Monday, September 21, 2009

Jack's Story and Iggy's Plan - A Typical Ottawa Monday

It's break week so there shouldn't be much to discuss, right? Wrong.

The day started with Jack Layton telling us "Why I'm Voting with Stephen Harper" ( I am quite certain that this was near the top of his "things you will never hear me say" list. Ouch.

If I am reading this right, his answer boils down to the following: something is better than nothing. That's fair. The government has offered something which, although a long way from what the NDP has sought, does represent a positive move from the NDP's perspective.

Honestly though, this is something the government was likely going to do anyway. What they didn't want was to be seen to be doing it as a result of a Liberal-driven panel.

I see it as a no-lose move for the government. Table the proposal, have it accepted and you look like you are committed to making things work. Table it, lose and you go to the polls in a far stronger position than any of your opponents. What will be interesting to see is whether Jack's support costs him some of his core.

Later in the day we had Mr. Ignatieff delivering his second policy speech in a week - this time focused on the economy. You will recall last week when I noted how Ignatieff needed to get more of his policies out in the open so that he could move away from being a puzzle. So how did he do?

The speech ( is similar to last week's piece on foreign policy - here's where the government has been poor, here's where we a Liberal government will focus.

There are some specifics, most notably the commitment to make fully independent the Parliamentary Budget Officer and to open the country's books up. The latter pledge is interesting in that it can be seen as an attempt to build some wiggle room into the platform.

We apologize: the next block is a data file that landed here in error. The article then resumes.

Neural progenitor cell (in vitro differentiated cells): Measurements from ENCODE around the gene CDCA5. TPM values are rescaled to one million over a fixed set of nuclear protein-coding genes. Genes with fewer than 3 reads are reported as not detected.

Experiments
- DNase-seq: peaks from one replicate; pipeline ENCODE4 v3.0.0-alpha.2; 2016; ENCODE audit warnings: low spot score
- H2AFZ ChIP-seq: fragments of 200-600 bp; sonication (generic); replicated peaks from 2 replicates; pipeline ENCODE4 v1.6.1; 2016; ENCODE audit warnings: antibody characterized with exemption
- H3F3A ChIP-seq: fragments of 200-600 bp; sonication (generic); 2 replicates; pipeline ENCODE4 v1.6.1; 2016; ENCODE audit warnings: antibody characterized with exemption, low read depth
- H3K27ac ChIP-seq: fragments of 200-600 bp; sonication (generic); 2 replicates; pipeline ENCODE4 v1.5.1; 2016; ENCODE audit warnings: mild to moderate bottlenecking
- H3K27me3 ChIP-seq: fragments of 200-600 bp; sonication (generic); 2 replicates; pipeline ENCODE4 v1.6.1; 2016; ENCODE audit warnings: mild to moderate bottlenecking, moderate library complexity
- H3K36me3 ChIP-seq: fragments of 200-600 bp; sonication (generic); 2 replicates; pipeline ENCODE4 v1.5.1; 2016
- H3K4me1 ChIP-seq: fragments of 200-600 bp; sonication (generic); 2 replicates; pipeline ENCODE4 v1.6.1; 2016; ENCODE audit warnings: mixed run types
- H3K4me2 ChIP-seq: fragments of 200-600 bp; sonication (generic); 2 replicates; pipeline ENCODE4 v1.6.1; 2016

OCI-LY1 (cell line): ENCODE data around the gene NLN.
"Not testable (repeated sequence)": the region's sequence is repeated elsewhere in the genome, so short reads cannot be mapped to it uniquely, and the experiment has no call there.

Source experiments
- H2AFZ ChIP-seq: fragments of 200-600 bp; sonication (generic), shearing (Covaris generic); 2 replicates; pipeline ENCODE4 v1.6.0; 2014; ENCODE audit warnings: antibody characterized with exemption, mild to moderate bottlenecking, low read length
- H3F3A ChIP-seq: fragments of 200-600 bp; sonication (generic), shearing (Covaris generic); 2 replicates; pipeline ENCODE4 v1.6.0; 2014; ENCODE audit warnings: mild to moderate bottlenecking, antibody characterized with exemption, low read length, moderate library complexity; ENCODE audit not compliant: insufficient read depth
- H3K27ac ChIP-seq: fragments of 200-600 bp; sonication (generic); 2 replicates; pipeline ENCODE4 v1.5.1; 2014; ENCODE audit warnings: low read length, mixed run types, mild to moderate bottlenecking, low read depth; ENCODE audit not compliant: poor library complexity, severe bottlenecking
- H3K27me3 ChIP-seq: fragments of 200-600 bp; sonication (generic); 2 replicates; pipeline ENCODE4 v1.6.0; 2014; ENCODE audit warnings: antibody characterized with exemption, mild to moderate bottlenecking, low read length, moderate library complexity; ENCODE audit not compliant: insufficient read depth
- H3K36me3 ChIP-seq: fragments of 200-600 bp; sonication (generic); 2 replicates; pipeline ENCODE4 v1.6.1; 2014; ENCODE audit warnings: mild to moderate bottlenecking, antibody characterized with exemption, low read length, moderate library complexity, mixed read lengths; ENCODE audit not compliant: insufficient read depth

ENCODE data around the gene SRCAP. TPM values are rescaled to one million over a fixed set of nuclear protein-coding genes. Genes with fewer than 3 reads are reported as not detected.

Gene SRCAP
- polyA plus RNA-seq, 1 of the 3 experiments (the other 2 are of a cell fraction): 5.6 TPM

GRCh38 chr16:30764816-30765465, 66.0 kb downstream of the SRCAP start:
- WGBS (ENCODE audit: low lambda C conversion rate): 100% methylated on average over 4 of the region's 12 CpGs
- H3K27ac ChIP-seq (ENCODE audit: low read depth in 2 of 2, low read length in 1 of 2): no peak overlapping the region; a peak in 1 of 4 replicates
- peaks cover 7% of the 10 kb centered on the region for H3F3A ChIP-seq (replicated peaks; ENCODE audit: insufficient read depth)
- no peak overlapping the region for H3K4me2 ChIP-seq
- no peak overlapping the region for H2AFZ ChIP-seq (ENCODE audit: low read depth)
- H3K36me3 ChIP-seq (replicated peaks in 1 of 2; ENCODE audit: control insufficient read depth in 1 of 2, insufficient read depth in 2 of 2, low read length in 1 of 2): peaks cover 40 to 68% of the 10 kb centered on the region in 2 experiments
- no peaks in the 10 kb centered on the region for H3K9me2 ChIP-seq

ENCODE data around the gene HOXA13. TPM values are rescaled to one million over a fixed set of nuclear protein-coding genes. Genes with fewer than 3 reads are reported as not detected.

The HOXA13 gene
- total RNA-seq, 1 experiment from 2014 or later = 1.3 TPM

See, any delays or discarded Liberal plans will be because the situation was revealed to be far worse than was reported by the government - shame on you government (cue righteous indignation). A tried and true approach.

In terms of a plan for reducing the deficit, we again see the focus on controlling government spending (in what areas? how?). However, this is complemented by a recognition that Canada will need strong economic growth to climb out of the hole.

Here Ignatieff tries to lay out, albeit at a high-level, how a Liberal government would stimulate economic growth. R&D investments, trade missions and a focus on both a knowledge-based and a green economy will feature prominently in the months ahead.

Importantly, we are starting to see hints at how the two main parties will contrast themselves against one another. Cut spending and taxes on one side; maintain tax levels and make targeted investments on the other. For me, this is the fun stuff as it gets at that important "role of government" question.

Hopefully we see more of this in the weeks to come...

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